The USA Patriot Act, which dramatically increased NSA’s authority to invade our privacy, was not the product of a rogue Congress. Our elected representatives recognized our fear and reacted to it through legislation. They recognized we were willing to sacrifice privacy for safety. Stated differently, they understood we were willing to lose some of our privacy in the hopes we would gain freedom from terrorist acts.

One problem with laws that create institutions designed to operate in secret, of course, is that the institutions are impervious to changes in public sentiment. The fear that gripped America in September 2001 has faded, but the secrecy and the intrusions upon privacy we authorized in 2001 remain as strong as ever.

What is clear, though, is that the American public is not insular. If we demand that counter-terrorism procedures be transparent to American citizens, we are likewise demanding that the terrorists we fear have a clear view of the institutions designed to protect us. If we demand privacy, we likewise are demanding privacy for the enemies within our border.

In a public that includes both those who love America and those who seek to destroy it, a limited loss of privacy may be a necessary step in protecting freedom. As Awadallah discovered in Egypt, governments are not the only threat to freedom.

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Filed under Civil liberties, NSA, Surveillance

Alabama needs health reform

The Affordable Care Act will have both costs and benefits. Given that Alabama will benefit more than almost any state from the law, it is striking that the state’s politicians focus almost entirely on the costs.

Alabama has been a national leader in the effort to block the health-care reform law, scheduled for full implementation Jan. 1.

The state joined a lawsuit seeking to keep the law from taking effect. The lawsuit was partially successful in that it led to a ruling allowing states to decide whether or not to expand Medicaid eligibility, an important part of the effort to provide universal coverage. Alabama was quick to announce it would not expand its Medicaid, even though the state’s existing program is one of the most skeletal in the nation.

Gov. Robert Bentley refused to create a state insurance exchange — even though he supported the concept when it was not a part of “Obamacare” — in the expressed hope that the burden on the federal government of creating numerous exchanges would undo the law.

Alabama’s elected federal officials routinely vote to eliminate funding for the Affordable Care Act and its representatives to the U.S. House have voted to repeal it more than 30 times.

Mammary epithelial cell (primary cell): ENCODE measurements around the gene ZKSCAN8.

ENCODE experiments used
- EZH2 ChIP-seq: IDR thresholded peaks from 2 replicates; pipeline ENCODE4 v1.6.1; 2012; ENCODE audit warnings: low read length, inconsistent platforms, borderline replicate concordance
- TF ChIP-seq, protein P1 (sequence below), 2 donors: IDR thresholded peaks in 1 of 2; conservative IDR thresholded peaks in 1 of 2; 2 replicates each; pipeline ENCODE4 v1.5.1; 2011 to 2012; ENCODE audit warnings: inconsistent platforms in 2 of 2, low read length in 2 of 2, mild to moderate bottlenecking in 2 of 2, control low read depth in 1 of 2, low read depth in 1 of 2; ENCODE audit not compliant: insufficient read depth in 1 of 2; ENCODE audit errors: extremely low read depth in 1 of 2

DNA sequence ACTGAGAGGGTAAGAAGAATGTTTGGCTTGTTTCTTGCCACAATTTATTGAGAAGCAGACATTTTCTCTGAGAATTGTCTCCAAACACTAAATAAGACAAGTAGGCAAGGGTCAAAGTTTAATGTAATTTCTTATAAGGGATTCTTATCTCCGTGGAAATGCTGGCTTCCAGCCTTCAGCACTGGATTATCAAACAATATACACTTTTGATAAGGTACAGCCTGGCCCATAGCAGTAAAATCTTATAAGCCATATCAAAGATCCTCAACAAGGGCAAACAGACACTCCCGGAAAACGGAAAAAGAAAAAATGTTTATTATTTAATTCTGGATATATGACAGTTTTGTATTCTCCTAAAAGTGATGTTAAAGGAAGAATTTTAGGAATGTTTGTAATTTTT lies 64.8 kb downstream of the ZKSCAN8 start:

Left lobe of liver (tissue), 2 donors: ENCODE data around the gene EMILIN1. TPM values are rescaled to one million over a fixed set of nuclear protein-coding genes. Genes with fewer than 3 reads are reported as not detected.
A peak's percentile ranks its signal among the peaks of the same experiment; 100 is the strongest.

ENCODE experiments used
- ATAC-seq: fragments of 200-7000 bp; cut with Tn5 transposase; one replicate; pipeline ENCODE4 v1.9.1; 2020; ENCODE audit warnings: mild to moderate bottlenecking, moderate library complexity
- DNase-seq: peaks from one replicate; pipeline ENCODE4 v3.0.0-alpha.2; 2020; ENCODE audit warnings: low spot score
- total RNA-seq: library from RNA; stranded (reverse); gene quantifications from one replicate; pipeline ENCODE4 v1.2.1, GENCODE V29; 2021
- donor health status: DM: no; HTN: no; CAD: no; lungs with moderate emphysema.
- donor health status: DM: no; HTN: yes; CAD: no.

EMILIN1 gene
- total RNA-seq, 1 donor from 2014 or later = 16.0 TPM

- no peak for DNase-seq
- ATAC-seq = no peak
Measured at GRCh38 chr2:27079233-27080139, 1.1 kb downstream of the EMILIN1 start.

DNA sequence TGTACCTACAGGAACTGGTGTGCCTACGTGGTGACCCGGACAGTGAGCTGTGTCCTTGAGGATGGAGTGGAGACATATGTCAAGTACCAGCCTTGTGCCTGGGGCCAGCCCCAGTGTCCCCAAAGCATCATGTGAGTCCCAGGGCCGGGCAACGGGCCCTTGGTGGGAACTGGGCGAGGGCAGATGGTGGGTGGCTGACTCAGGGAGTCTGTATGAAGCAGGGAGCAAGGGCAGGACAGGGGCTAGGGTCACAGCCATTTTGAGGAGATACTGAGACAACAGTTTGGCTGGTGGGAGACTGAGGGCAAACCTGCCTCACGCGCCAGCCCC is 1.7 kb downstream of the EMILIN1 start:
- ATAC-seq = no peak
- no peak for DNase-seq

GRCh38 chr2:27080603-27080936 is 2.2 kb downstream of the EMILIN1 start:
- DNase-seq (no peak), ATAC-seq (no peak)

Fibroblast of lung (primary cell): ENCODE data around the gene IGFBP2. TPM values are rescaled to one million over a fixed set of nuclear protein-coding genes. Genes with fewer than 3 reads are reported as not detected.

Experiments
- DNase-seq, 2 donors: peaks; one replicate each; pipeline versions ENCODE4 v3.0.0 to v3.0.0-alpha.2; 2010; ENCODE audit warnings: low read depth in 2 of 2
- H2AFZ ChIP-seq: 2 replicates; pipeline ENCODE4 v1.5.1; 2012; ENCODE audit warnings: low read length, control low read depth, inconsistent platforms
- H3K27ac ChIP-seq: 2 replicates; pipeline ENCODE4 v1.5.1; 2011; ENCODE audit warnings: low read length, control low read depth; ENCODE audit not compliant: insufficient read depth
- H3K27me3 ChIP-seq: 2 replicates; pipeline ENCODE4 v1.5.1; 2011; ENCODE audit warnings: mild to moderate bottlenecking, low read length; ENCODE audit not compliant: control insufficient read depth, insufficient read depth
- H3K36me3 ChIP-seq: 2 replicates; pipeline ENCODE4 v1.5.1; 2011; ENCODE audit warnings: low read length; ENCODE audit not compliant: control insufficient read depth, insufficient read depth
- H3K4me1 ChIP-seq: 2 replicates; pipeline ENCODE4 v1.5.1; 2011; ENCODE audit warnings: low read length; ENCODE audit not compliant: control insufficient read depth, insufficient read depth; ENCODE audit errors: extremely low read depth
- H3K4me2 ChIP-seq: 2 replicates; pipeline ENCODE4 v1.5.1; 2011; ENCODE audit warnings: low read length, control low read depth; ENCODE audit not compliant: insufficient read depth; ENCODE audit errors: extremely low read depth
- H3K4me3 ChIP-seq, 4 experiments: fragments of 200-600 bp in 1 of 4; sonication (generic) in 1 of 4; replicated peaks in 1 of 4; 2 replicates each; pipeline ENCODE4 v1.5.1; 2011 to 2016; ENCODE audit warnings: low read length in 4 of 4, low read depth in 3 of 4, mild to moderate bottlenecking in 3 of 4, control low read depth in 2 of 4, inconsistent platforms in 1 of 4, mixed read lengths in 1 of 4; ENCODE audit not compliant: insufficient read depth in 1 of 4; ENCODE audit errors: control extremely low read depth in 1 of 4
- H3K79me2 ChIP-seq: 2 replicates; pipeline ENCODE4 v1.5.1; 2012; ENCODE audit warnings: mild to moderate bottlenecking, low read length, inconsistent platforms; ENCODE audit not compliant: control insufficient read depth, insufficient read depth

In a state that was either wealthy or healthy, the opposition might make sense. States like Massachusetts, Oregon or Connecticut — which have life expectancies of about 80 years or more and healthy populations — might reasonably chafe at sharing in the costs of the law, when most of the benefits would accrue to other states. Almost all of their residents already have health insurance; why should they subsidize states that have a large percentage of uninsured residents?

As Alabama politicians — all of whom have health insurance — lead the fight to destroy the Affordable Care Act, their constituents lead the nation in their desperate need for reform.

Fewer than half of Alabamians have employer-provided health insurance, according to the Kaiser Family Foundation. Another 30 percent have governmental insurance, either Medicaid or Medicare. Almost 700,000 in the state — about one in six — have no public or private health insurance.

The life expectancy of Alabamians is 75, the second worst in the nation (thanks, Mississippi) and well below the national average of 79. A Centers for Disease Control study released last month shows that Alabamians who reach the age of 65 can expect to live another 17.6 years, the third worst in the nation. Only 11 of those years will be in reasonably good health, also the third worst in the nation.

Alabama has the third highest infant mortality rate. Alabama has the eighth highest rate of child obesity, an important indicator of future health, and the third highest mortality rate for children. The state has the fifth highest rate of diagnosed diabetes and the second highest rate of deaths related to heart disease.

Alabamians are not just less healthy than the residents of other states, they lack the resources to do anything about it. Almost one in four Alabamians have incomes below the federal poverty level.

The health-care system may work effectively in some states, but in Alabama it is broken. The potential benefits of reform far outweigh the costs. Rather than trying to undermine the first serious effort at reform in a generation, those charged with representing the interests of Alabamians should be trying to make sure it works.

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Filed under Alabama politics, Health care, Obamacare, Poverty